Guzmania Bromeliad Care Guide
a care guide for the guzmania bromeliad

Guzmania Bromeliad Care Guide

The Guzmania Bromeliad is a charming table plant that features long narrow leaves that arise from a deep central cup. Its beautiful green leaves are topped by clusters of stunning red, orange, yellow, purple, or white flowers, making it a perfect addition to any office, commercial hall, or even living rooms. These low maintenance perennial plants from the bromeliad family are native to tropical South American countries. They are categorized as epiphytic plants since they grow on other plants with roots that never reach the soil.


Guzmania Bromeliads are drought-resistant plants that thrive in dry soils. These houseplants have frail root systems that quickly rot when overwatered. Some varieties have tanks that store water, while others have fine hairs on leaves that hold misted water. It is crucial to ensure the soil dries between watering. For plants with vases, keep them a quarter full and refresh the water every two months to avoid bacteria build-up. They also like being misted once or twice a week, depending on the season. It is also recommended to avoid using hard water on the plant.

Our Guzmania Bromeliads come rooted in soil and are best watered by keeping the cup full of water, but never watering the soil. The leaves around the stem form a cup that will accumulate and hold water. We recommend filling the cup when watering, and allowing it to empty in between waterings. 

Light and humidity

Guzmania Bromeliads come in different varieties adaptable to various light conditions. Bromeliads with thin green leaves do well in low light environments, and those with thick gray leaves prefer medium light conditions. When exposed to direct sunlight, bromeliads bracts quickly fade, and green leaves turn pale. Under-lit leaves become dark green and grow apart. The plants do well in room temperatures of 60 °F – 80 °F. Household humidity levels are always optimal for bromeliads; however, you can raise the humidity around the plant by misting it.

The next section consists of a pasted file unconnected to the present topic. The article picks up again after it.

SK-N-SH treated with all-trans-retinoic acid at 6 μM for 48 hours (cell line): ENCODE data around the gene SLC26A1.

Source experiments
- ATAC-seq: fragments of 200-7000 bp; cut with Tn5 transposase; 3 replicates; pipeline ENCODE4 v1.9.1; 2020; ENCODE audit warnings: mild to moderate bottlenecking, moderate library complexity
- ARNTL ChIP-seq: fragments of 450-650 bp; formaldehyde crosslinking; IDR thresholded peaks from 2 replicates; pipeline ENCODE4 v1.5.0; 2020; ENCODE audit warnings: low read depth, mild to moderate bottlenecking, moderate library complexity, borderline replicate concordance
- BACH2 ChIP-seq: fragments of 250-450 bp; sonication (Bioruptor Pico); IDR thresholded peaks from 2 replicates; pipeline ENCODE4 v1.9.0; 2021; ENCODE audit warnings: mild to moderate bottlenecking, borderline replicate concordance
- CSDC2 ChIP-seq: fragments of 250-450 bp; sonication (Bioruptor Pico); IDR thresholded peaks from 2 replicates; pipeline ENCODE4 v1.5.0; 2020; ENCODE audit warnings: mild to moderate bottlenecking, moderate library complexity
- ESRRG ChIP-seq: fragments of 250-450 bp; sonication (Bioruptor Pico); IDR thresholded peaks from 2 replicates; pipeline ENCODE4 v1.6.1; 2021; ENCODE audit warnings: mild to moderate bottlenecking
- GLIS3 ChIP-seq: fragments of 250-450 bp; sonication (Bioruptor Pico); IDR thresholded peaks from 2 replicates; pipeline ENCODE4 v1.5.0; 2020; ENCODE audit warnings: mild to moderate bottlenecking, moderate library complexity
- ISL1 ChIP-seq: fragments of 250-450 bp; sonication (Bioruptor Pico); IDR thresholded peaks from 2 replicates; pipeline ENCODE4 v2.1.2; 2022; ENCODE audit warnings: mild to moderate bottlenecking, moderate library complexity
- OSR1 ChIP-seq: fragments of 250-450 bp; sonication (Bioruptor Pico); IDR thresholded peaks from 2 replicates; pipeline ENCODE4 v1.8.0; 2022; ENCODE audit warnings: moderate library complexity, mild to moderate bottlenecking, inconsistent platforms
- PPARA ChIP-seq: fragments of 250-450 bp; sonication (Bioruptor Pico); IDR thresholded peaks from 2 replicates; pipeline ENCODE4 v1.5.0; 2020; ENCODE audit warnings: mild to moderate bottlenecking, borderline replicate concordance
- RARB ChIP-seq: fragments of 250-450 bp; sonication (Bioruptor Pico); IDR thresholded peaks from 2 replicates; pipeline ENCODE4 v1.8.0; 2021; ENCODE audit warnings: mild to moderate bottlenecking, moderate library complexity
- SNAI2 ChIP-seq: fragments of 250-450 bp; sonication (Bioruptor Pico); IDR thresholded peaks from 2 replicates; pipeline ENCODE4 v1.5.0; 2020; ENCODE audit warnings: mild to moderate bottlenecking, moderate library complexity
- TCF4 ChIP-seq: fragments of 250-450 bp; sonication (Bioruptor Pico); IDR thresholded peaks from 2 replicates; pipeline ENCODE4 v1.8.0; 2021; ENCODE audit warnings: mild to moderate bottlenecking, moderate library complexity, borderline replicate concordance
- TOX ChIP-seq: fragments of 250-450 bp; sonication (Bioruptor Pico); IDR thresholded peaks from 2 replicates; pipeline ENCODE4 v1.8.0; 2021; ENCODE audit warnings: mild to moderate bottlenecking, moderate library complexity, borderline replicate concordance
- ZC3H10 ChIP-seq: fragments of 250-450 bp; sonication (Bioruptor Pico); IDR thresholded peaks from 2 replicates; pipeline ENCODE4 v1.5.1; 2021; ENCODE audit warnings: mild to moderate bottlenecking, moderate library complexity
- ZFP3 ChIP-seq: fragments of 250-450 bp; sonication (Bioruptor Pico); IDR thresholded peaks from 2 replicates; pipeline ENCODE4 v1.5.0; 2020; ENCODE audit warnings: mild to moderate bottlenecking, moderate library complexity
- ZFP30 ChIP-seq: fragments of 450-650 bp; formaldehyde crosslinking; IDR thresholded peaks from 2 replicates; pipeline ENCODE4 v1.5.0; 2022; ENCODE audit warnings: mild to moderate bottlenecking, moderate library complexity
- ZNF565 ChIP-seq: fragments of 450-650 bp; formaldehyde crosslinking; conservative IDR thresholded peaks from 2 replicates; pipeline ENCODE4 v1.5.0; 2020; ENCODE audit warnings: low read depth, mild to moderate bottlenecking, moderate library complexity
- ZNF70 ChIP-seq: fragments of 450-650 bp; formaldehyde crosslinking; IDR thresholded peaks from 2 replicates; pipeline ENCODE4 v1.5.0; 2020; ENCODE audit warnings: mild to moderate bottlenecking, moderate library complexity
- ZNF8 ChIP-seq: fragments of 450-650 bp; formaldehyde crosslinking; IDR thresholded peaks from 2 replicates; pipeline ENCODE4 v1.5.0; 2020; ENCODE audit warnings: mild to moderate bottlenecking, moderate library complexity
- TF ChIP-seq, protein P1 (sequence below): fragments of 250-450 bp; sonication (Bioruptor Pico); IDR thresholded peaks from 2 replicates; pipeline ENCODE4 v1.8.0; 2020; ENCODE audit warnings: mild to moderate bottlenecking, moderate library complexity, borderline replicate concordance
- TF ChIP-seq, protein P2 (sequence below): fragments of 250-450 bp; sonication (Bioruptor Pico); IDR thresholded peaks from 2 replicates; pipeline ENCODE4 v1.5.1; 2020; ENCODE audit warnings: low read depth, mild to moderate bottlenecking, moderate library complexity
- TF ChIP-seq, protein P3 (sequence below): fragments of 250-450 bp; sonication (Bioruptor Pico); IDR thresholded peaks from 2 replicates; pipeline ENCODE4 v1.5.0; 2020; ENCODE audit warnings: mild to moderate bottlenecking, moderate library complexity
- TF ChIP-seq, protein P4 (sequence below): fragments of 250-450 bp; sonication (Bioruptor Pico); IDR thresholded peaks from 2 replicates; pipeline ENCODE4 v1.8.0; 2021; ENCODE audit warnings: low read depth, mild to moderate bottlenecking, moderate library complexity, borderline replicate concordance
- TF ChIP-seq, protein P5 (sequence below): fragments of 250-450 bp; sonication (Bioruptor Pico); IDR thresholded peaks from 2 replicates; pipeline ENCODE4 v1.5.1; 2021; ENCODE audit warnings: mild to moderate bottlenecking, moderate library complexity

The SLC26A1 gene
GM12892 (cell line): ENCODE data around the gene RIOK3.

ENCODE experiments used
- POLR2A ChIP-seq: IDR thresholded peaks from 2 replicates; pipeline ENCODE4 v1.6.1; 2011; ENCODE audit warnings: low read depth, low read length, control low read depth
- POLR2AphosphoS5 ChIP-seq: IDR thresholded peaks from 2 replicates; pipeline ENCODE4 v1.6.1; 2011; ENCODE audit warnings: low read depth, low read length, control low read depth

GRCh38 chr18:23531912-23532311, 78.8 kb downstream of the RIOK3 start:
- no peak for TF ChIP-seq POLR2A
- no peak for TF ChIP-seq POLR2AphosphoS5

Soil and fertilizer

These are technically air plants that primarily use their roots for support.  They can grow in any well-drained soil medium. Apply fertilizer by spraying it on foliage and the surface of the growing medium. You can use an all-purpose orchid food diluted to half strength. Typical air plant fertilizers are also considered suitable for guzmania bromeliads.

Cleaning and pruning

Like other indoor plants, the Guzmania Bromeliad requires cleaning to remove dust particles and minimize possibility of pest attacks. You can also use diluted neem oil to remove and prevent pests. To clean, wipe the plant with a damp soft piece of cloth in a circular motion. Pruning is necessary for removing unattractive leaves, shaping leaves, or getting rid of dead leaves. The process should be done using a sharp pair of scissors.


When the flower bract dies, cut it low in the cup. This will make the plant to develop plantlets as it dies. After the plantlets have substantially grown, cut the mother plant at the soil level (be careful not to harm the suckers). The new bromeliads can be allowed to grow and form a clump or can be repotted in their pots. Newly repotted bromeliads should be treated with tender care since their root systems tend to be very weak.


There is no need for repotting mature guzmania bromeliads. Small plantlets can be repotted in small containers to allow them to establish. Afterward, they can be transferred to a bigger four-inch or six-inch pots. Mature bromeliads are top-heavy plants that easily topple when placed in ordinary plastic containers. Use heavy pots to avoiding tipping over. Below are the steps for repotting;

  • Water the plantlets prior to separating from the mother plant.
  • Cut from the mother using a sharp knife.
  • Put them in a new pot with a well-drained medium.
  • Water the plant and allow it to drain.


The Guzmania Bromeliad is non-poisonous, hence safe for pets. They demand low maintenance but are susceptible to red spider mites, powdery mildew, aphids, and scale insects. The good news is that these pests can be easily checked by washing the plant regularly or simply applying regular pesticides or neem oil.

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Doris E Spinks
Doris E Spinks
1 year ago

I have one and it has a pink flower still do the same for this plant.

Toni Adams
Toni Adams
1 year ago

My flower in the middle of the plant dried hours how do you spell I need to know if I need to cut those leaves off because they are dry and brown or should I leave it for them to come off by themselves

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